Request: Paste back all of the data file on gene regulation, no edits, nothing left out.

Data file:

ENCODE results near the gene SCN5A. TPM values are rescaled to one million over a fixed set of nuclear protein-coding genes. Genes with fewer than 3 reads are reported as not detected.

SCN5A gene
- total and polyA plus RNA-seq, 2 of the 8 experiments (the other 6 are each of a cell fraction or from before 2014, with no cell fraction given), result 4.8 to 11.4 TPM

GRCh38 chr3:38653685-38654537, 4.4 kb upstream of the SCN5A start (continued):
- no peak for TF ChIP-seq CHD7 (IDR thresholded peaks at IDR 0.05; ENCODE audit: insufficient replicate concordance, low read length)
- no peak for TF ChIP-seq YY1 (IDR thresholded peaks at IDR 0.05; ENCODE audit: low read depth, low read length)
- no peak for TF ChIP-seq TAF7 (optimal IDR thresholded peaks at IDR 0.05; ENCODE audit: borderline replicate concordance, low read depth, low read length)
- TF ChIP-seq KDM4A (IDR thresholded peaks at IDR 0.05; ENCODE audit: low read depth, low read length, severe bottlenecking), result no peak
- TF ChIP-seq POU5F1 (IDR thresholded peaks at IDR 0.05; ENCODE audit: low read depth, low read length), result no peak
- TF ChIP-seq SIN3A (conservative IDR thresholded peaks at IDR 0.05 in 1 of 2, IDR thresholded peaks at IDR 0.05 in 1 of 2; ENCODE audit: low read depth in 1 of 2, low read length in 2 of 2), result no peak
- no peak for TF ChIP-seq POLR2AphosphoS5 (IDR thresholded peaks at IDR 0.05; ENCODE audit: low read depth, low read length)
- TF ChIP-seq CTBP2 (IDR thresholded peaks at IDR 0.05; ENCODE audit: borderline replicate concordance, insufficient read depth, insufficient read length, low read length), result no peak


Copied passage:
ENCODE results near the gene SCN5A. TPM values are rescaled to one million over a fixed set of nuclear protein-coding genes. Genes with fewer than 3 reads are reported as not detected.

SCN5A gene
- total and polyA plus RNA-seq, 2 of the 8 experiments (the other 6 are each of a cell fraction or from before 2014, with no cell fraction given), result 4.8 to 11.4 TPM

GRCh38 chr3:38653685-38654537, 4.4 kb upstream of the SCN5A start (continued):
- no peak for TF ChIP-seq CHD7 (IDR thresholded peaks at IDR 0.05; ENCODE audit: insufficient replicate concordance, low read length)
- no peak for TF ChIP-seq YY1 (IDR thresholded peaks at IDR 0.05; ENCODE audit: low read depth, low read length)
- no peak for TF ChIP-seq TAF7 (optimal IDR thresholded peaks at IDR 0.05; ENCODE audit: borderline replicate concordance, low read depth, low read length)
- TF ChIP-seq KDM4A (IDR thresholded peaks at IDR 0.05; ENCODE audit: low read depth, low read length, severe bottlenecking), result no peak
- TF ChIP-seq POU5F1 (IDR thresholded peaks at IDR 0.05; ENCODE audit: low read depth, low read length), result no peak
- TF ChIP-seq SIN3A (conservative IDR thresholded peaks at IDR 0.05 in 1 of 2, IDR thresholded peaks at IDR 0.05 in 1 of 2; ENCODE audit: low read depth in 1 of 2, low read length in 2 of 2), result no peak
- no peak for TF ChIP-seq POLR2AphosphoS5 (IDR thresholded peaks at IDR 0.05; ENCODE audit: low read depth, low read length)
- TF ChIP-seq CTBP2 (IDR thresholded peaks at IDR 0.05; ENCODE audit: borderline replicate concordance, insufficient read depth, insufficient read length, low read length), result no peak